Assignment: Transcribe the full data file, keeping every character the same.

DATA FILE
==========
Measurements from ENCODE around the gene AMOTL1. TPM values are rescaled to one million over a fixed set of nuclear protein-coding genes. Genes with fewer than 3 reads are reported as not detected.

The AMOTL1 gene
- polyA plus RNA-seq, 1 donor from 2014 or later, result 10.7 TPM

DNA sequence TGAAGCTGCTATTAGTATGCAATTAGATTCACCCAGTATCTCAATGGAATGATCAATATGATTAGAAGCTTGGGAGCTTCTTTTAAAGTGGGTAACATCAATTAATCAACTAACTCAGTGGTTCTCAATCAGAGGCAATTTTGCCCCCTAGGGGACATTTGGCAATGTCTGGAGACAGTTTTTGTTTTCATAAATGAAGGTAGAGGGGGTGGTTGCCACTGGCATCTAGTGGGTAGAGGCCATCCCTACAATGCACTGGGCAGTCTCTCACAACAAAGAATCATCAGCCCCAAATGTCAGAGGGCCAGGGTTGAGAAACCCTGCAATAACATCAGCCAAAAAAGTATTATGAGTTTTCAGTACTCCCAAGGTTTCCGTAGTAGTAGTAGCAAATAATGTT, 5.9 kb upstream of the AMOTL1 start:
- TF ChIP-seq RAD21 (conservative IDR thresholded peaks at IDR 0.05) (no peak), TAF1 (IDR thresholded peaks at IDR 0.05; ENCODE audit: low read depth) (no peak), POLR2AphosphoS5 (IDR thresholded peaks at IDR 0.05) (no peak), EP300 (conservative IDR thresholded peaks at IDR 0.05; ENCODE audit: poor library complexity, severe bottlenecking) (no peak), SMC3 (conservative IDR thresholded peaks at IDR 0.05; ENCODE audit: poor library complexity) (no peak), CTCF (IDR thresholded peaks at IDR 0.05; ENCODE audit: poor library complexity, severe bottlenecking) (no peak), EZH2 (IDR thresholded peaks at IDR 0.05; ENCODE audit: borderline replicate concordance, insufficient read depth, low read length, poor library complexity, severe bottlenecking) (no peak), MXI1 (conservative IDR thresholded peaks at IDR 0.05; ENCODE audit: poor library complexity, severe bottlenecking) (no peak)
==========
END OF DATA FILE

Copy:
Measurements from ENCODE around the gene AMOTL1. TPM values are rescaled to one million over a fixed set of nuclear protein-coding genes. Genes with fewer than 3 reads are reported as not detected.

The AMOTL1 gene
- polyA plus RNA-seq, 1 donor from 2014 or later, result 10.7 TPM

DNA sequence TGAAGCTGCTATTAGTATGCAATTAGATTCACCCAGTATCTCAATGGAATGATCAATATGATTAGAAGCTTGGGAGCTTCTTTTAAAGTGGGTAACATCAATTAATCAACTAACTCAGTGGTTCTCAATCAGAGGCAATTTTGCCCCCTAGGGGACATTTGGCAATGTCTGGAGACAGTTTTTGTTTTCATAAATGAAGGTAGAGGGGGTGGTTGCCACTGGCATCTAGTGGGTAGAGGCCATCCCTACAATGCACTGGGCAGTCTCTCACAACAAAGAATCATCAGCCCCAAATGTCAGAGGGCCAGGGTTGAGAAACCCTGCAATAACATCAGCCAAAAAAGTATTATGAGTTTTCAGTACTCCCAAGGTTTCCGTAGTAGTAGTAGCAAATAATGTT, 5.9 kb upstream of the AMOTL1 start:
- TF ChIP-seq RAD21 (conservative IDR thresholded peaks at IDR 0.05) (no peak), TAF1 (IDR thresholded peaks at IDR 0.05; ENCODE audit: low read depth) (no peak), POLR2AphosphoS5 (IDR thresholded peaks at IDR 0.05) (no peak), EP300 (conservative IDR thresholded peaks at IDR 0.05; ENCODE audit: poor library complexity, severe bottlenecking) (no peak), SMC3 (conservative IDR thresholded peaks at IDR 0.05; ENCODE audit: poor library complexity) (no peak), CTCF (IDR thresholded peaks at IDR 0.05; ENCODE audit: poor library complexity, severe bottlenecking) (no peak), EZH2 (IDR thresholded peaks at IDR 0.05; ENCODE audit: borderline replicate concordance, insufficient read depth, low read length, poor library complexity, severe bottlenecking) (no peak), MXI1 (conservative IDR thresholded peaks at IDR 0.05; ENCODE audit: poor library complexity, severe bottlenecking) (no peak)